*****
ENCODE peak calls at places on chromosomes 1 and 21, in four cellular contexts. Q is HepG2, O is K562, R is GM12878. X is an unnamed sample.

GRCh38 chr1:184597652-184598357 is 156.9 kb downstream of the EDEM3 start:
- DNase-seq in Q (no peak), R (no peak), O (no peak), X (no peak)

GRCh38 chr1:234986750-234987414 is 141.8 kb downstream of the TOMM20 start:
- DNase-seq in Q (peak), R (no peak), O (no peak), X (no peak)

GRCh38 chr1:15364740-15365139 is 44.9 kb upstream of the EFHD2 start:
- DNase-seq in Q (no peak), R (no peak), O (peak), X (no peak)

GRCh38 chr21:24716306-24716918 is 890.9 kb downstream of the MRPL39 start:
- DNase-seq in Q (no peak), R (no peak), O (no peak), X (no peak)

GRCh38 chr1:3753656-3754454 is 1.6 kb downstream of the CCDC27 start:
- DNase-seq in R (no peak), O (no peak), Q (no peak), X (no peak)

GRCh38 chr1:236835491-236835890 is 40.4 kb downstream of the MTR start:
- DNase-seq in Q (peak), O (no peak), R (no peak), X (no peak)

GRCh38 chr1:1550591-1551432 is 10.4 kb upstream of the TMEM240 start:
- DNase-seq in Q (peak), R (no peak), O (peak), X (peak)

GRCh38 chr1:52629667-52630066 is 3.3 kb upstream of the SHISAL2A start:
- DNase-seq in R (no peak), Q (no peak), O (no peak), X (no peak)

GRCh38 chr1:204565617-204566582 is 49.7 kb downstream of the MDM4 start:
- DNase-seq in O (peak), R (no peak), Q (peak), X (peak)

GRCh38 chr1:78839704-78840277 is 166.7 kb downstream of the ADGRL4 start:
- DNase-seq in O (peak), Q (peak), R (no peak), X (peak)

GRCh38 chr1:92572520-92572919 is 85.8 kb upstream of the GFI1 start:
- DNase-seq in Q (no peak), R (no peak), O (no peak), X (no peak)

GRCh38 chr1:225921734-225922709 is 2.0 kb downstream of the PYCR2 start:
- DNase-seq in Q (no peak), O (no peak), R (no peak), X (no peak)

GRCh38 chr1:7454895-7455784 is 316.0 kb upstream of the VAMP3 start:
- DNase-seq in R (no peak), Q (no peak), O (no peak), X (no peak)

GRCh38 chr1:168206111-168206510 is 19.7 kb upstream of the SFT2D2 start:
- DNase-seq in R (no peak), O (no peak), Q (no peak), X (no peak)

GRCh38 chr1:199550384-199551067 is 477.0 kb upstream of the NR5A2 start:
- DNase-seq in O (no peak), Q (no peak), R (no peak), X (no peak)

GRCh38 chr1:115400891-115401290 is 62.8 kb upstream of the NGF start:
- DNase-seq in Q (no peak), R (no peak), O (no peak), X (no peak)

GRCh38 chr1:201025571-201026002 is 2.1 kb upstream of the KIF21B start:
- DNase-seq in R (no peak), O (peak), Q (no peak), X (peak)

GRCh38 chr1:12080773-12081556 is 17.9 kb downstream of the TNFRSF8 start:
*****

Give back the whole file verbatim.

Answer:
ENCODE peak calls at places on chromosomes 1 and 21, in four cellular contexts. Q is HepG2, O is K562, R is GM12878. X is an unnamed sample.

GRCh38 chr1:184597652-184598357 is 156.9 kb downstream of the EDEM3 start:
- DNase-seq in Q (no peak), R (no peak), O (no peak), X (no peak)

GRCh38 chr1:234986750-234987414 is 141.8 kb downstream of the TOMM20 start:
- DNase-seq in Q (peak), R (no peak), O (no peak), X (no peak)

GRCh38 chr1:15364740-15365139 is 44.9 kb upstream of the EFHD2 start:
- DNase-seq in Q (no peak), R (no peak), O (peak), X (no peak)

GRCh38 chr21:24716306-24716918 is 890.9 kb downstream of the MRPL39 start:
- DNase-seq in Q (no peak), R (no peak), O (no peak), X (no peak)

GRCh38 chr1:3753656-3754454 is 1.6 kb downstream of the CCDC27 start:
- DNase-seq in R (no peak), O (no peak), Q (no peak), X (no peak)

GRCh38 chr1:236835491-236835890 is 40.4 kb downstream of the MTR start:
- DNase-seq in Q (peak), O (no peak), R (no peak), X (no peak)

GRCh38 chr1:1550591-1551432 is 10.4 kb upstream of the TMEM240 start:
- DNase-seq in Q (peak), R (no peak), O (peak), X (peak)

GRCh38 chr1:52629667-52630066 is 3.3 kb upstream of the SHISAL2A start:
- DNase-seq in R (no peak), Q (no peak), O (no peak), X (no peak)

GRCh38 chr1:204565617-204566582 is 49.7 kb downstream of the MDM4 start:
- DNase-seq in O (peak), R (no peak), Q (peak), X (peak)

GRCh38 chr1:78839704-78840277 is 166.7 kb downstream of the ADGRL4 start:
- DNase-seq in O (peak), Q (peak), R (no peak), X (peak)

GRCh38 chr1:92572520-92572919 is 85.8 kb upstream of the GFI1 start:
- DNase-seq in Q (no peak), R (no peak), O (no peak), X (no peak)

GRCh38 chr1:225921734-225922709 is 2.0 kb downstream of the PYCR2 start:
- DNase-seq in Q (no peak), O (no peak), R (no peak), X (no peak)

GRCh38 chr1:7454895-7455784 is 316.0 kb upstream of the VAMP3 start:
- DNase-seq in R (no peak), Q (no peak), O (no peak), X (no peak)

GRCh38 chr1:168206111-168206510 is 19.7 kb upstream of the SFT2D2 start:
- DNase-seq in R (no peak), O (no peak), Q (no peak), X (no peak)

GRCh38 chr1:199550384-199551067 is 477.0 kb upstream of the NR5A2 start:
- DNase-seq in O (no peak), Q (no peak), R (no peak), X (no peak)

GRCh38 chr1:115400891-115401290 is 62.8 kb upstream of the NGF start:
- DNase-seq in Q (no peak), R (no peak), O (no peak), X (no peak)

GRCh38 chr1:201025571-201026002 is 2.1 kb upstream of the KIF21B start:
- DNase-seq in R (no peak), O (peak), Q (no peak), X (peak)

GRCh38 chr1:12080773-12081556 is 17.9 kb downstream of the TNFRSF8 start: